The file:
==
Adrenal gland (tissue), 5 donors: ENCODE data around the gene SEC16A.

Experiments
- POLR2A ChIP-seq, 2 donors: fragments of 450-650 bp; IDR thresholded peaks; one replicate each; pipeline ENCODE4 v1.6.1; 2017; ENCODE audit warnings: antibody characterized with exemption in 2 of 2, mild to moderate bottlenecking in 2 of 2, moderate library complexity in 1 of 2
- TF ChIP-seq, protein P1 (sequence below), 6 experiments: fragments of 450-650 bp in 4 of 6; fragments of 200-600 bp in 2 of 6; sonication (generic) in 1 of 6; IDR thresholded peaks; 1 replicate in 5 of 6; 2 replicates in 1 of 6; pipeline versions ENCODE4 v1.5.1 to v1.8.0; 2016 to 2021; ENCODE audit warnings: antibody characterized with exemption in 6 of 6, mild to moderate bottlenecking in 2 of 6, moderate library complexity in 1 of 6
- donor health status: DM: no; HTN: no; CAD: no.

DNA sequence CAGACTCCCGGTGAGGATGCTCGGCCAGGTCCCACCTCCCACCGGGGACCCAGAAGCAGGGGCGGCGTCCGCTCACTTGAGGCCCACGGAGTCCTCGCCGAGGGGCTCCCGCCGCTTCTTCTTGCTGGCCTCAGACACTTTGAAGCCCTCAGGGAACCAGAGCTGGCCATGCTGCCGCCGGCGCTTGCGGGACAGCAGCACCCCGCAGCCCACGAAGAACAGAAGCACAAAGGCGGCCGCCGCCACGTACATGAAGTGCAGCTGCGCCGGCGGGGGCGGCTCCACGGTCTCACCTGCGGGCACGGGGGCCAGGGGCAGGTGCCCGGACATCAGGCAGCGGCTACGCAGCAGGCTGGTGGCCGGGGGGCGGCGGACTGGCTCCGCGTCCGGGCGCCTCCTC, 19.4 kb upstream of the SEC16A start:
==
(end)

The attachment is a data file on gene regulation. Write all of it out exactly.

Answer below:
Adrenal gland (tissue), 5 donors: ENCODE data around the gene SEC16A.

Experiments
- POLR2A ChIP-seq, 2 donors: fragments of 450-650 bp; IDR thresholded peaks; one replicate each; pipeline ENCODE4 v1.6.1; 2017; ENCODE audit warnings: antibody characterized with exemption in 2 of 2, mild to moderate bottlenecking in 2 of 2, moderate library complexity in 1 of 2
- TF ChIP-seq, protein P1 (sequence below), 6 experiments: fragments of 450-650 bp in 4 of 6; fragments of 200-600 bp in 2 of 6; sonication (generic) in 1 of 6; IDR thresholded peaks; 1 replicate in 5 of 6; 2 replicates in 1 of 6; pipeline versions ENCODE4 v1.5.1 to v1.8.0; 2016 to 2021; ENCODE audit warnings: antibody characterized with exemption in 6 of 6, mild to moderate bottlenecking in 2 of 6, moderate library complexity in 1 of 6
- donor health status: DM: no; HTN: no; CAD: no.

DNA sequence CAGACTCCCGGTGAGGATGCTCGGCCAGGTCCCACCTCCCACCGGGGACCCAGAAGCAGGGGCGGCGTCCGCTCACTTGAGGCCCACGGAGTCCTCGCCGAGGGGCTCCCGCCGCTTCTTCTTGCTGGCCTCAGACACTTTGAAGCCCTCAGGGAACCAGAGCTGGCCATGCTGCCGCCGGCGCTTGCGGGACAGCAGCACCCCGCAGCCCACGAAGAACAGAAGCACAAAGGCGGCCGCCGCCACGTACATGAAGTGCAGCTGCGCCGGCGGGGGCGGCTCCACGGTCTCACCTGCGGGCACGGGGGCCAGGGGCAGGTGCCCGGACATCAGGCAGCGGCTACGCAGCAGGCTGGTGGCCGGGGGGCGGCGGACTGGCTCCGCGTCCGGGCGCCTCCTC, 19.4 kb upstream of the SEC16A start: